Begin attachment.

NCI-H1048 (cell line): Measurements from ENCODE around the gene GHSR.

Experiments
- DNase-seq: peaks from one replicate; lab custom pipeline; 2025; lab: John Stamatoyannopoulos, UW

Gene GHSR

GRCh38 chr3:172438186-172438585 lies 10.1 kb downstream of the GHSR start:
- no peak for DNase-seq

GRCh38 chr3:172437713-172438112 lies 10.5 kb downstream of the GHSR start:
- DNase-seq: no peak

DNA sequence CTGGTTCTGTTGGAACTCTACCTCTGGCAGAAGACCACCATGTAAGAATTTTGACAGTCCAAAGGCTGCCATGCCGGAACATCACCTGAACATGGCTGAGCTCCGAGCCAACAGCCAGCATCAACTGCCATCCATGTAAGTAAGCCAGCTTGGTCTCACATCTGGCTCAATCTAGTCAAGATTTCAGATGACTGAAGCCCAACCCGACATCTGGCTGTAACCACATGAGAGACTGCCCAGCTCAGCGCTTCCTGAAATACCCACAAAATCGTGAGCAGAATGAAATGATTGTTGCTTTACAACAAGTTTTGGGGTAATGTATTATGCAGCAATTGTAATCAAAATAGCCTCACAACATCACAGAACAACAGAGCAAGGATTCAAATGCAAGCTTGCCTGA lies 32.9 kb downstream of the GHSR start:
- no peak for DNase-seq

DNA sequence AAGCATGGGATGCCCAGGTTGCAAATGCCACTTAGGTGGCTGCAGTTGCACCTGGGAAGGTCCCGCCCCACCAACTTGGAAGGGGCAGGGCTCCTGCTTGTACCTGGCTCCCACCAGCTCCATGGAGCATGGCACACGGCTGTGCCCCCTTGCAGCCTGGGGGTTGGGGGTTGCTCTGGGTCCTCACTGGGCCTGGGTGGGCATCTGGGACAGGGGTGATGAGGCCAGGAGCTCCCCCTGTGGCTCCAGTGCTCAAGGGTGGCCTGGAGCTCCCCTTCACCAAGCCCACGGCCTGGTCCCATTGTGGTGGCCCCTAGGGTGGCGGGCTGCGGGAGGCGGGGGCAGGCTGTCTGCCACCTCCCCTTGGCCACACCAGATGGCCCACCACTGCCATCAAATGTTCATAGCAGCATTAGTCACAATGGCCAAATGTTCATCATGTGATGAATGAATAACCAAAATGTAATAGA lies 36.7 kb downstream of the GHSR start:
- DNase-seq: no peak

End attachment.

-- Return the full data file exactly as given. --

NCI-H1048 (cell line): Measurements from ENCODE around the gene GHSR.

Experiments
- DNase-seq: peaks from one replicate; lab custom pipeline; 2025; lab: John Stamatoyannopoulos, UW

Gene GHSR

GRCh38 chr3:172438186-172438585 lies 10.1 kb downstream of the GHSR start:
- no peak for DNase-seq

GRCh38 chr3:172437713-172438112 lies 10.5 kb downstream of the GHSR start:
- DNase-seq: no peak

DNA sequence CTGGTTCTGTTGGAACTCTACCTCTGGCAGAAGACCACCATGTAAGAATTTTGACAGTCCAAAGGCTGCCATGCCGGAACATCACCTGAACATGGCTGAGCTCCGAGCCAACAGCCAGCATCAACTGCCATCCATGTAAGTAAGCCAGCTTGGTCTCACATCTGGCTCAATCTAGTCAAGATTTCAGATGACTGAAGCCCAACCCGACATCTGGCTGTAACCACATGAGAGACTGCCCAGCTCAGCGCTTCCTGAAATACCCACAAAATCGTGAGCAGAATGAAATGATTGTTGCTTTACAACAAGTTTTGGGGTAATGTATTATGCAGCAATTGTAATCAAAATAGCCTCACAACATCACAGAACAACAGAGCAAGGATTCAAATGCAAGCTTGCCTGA lies 32.9 kb downstream of the GHSR start:
- no peak for DNase-seq

DNA sequence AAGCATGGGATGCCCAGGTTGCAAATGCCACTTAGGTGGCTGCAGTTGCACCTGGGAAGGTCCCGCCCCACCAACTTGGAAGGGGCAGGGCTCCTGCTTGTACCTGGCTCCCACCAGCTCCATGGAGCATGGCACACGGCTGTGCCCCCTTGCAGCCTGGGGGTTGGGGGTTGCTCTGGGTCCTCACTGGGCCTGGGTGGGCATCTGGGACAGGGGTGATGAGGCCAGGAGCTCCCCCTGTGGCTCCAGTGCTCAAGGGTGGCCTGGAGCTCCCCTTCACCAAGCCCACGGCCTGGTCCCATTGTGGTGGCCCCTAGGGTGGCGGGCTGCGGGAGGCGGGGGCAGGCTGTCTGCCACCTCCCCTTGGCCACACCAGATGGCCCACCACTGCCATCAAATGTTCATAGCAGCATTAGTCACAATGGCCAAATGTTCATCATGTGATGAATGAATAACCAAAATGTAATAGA lies 36.7 kb downstream of the GHSR start:
- DNase-seq: no peak